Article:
STATUTORY EXCLUSION OF GAYS IN INDIA


 
But the law has not changed for 145 years. Brought in under the British rule, the legal system only recognises gay and lesbian relationships "as an unnatural offence".
 
Ironically India has a long tradition of non-heterosexual relationships.

There is evidence of it in its literature, the arts and ancient texts that date back thousands of years. Modern day India though still refuses to legalise homosexuality.

 

Comment: One does not have to dig deep into the archives of ancient Indian literature to find this evidence of social inclusion and equality through diversity. It is present in the most venerated Mahabharata if one is able to do critical analysis and verbal reasoning of the original Sanskrit (Samskrit) script.

These laws were brought in by British Baboos who were unable to integrate  with or accept the socially, religiously, and sexually inclusive and well advanced Indian society they found.

The Brown Baboos (Indians) have upheld these archaic laws as if they were divine disseminations.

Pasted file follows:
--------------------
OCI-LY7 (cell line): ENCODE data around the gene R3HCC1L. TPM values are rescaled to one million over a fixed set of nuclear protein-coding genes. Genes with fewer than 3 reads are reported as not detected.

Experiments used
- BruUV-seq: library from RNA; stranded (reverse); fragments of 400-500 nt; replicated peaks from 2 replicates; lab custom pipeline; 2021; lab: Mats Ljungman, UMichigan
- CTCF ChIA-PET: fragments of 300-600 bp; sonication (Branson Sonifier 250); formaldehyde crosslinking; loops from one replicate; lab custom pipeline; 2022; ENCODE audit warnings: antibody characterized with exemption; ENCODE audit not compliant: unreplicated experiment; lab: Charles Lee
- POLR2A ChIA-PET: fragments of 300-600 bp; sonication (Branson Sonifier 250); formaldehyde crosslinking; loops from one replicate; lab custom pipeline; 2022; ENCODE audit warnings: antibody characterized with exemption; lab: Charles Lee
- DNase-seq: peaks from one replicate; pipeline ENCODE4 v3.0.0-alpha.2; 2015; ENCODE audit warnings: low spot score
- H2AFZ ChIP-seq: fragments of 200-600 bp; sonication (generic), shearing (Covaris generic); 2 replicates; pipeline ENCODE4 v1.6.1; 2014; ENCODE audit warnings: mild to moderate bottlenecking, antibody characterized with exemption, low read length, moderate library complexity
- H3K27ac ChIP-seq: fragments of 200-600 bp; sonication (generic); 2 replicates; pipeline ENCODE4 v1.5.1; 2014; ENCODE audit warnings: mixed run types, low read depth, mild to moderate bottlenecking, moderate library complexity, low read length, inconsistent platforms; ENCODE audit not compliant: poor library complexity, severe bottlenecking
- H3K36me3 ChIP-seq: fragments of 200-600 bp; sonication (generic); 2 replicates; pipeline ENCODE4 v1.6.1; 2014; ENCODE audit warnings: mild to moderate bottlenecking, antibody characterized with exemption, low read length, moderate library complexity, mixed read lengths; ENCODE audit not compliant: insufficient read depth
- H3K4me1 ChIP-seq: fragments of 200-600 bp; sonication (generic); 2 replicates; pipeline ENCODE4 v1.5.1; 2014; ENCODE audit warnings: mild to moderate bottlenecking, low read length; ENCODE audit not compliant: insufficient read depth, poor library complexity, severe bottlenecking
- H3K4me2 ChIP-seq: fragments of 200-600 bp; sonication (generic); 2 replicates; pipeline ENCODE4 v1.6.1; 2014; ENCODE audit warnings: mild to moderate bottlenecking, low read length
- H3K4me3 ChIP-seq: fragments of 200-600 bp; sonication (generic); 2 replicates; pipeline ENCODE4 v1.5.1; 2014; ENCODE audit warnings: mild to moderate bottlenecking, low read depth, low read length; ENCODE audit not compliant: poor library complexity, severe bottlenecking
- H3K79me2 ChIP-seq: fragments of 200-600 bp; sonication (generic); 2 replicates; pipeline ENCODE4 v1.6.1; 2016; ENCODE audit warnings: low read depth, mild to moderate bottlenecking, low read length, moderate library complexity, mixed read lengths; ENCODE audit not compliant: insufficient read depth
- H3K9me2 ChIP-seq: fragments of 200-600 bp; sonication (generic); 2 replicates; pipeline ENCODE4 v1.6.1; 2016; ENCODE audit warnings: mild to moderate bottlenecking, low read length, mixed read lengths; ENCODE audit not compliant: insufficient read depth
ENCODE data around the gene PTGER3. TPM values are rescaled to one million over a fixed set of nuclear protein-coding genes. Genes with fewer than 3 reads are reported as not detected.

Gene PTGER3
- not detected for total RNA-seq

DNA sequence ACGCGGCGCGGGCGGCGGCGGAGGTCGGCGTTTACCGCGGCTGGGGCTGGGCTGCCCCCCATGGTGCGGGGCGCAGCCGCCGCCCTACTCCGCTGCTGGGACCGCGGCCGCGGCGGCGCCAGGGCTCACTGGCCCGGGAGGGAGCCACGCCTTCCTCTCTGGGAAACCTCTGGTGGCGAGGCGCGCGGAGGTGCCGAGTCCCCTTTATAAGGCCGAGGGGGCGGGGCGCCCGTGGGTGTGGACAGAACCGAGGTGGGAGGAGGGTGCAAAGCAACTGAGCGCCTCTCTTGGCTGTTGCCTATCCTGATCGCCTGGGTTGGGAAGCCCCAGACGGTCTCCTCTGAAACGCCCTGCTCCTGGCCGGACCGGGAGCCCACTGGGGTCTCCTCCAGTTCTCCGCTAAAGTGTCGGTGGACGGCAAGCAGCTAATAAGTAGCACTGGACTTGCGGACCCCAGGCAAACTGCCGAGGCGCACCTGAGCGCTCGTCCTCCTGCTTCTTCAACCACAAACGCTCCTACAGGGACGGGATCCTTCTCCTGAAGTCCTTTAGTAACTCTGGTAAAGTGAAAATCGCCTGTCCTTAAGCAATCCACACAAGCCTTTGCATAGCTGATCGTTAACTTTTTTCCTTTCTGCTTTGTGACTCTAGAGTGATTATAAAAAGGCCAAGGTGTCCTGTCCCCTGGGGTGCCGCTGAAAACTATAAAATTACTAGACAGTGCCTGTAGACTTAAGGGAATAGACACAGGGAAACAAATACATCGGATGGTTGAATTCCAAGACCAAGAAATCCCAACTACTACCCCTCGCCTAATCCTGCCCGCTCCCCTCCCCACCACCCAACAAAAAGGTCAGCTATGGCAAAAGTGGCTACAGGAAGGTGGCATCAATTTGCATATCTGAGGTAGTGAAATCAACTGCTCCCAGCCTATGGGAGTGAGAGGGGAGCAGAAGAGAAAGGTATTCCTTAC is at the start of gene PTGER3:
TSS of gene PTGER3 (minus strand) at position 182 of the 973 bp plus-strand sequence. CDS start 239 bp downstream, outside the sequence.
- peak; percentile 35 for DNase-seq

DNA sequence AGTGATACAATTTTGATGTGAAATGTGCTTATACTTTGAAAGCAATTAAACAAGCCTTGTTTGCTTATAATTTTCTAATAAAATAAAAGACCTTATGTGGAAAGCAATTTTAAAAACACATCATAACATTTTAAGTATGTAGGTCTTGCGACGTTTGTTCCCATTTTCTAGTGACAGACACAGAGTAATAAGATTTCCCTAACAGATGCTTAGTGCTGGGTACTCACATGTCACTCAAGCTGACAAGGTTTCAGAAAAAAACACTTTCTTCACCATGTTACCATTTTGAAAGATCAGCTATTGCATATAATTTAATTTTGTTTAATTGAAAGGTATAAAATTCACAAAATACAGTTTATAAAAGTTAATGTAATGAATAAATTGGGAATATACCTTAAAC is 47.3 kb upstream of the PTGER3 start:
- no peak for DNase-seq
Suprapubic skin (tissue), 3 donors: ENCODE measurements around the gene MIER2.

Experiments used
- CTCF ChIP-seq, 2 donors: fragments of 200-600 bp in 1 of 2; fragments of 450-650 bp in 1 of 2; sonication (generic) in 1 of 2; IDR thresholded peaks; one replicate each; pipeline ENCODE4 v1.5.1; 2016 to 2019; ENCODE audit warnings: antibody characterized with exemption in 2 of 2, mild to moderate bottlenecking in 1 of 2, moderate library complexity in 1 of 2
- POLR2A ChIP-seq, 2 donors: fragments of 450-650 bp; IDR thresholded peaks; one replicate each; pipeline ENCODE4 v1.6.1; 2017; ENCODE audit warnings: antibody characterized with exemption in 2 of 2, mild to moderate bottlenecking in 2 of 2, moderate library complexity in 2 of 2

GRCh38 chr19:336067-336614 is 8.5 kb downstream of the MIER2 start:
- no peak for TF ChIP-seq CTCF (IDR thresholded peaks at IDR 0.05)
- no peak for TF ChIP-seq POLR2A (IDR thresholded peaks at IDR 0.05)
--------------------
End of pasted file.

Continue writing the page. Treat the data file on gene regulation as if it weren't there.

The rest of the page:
It is time the Indian Government and especially the voting citizens woke up and demanded their rights without fear or favour.

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2 Comments

Filed under PERSISTING DISCRIMINATION AFFECTS SOCIAL TRUST

2 responses to “STATUTORY EXCLUSION OF GAYS IN INDIA

  1. sweeti's

    It is time the Indian Government and especially the voting citizens woke up and demanded their rights without fear or favour.
     
    Yessssss   I agree   We talk abt respect for life…Respect for different rae  Respect or everything  and that means
    respect for every person  whatever sexual feelings he has.
    Now here in Belgium and The netherlands   gay or leasbian get married Anant.
     
    TC Anant
    Much love
    Marij

  2. Anant M

    Thanks Marij
     
    Here in the UK Civil Partnerships Act became legal on 5 December 2005 (on the 35th Anniversary of my arrival in the UK)
     
    Within Camden Council’s Social Housing where I work, I have been instrumental in identifying innumerable failings within our policies, procedures and processes and negotiating appropriate changes to the policies delivering equality-led and diversity-led benefits to those otherwise excluded. For instance:
    (1) Camden’s original policy on rehousing those facing irretrievable breakdown in family relationship catered only for those heterosexual couples with children. I had this unfair and unjust policy amended to include those families that could not or chose not to have children including heterosexual and especially gay and lesbian partners. This was done in early 1980s

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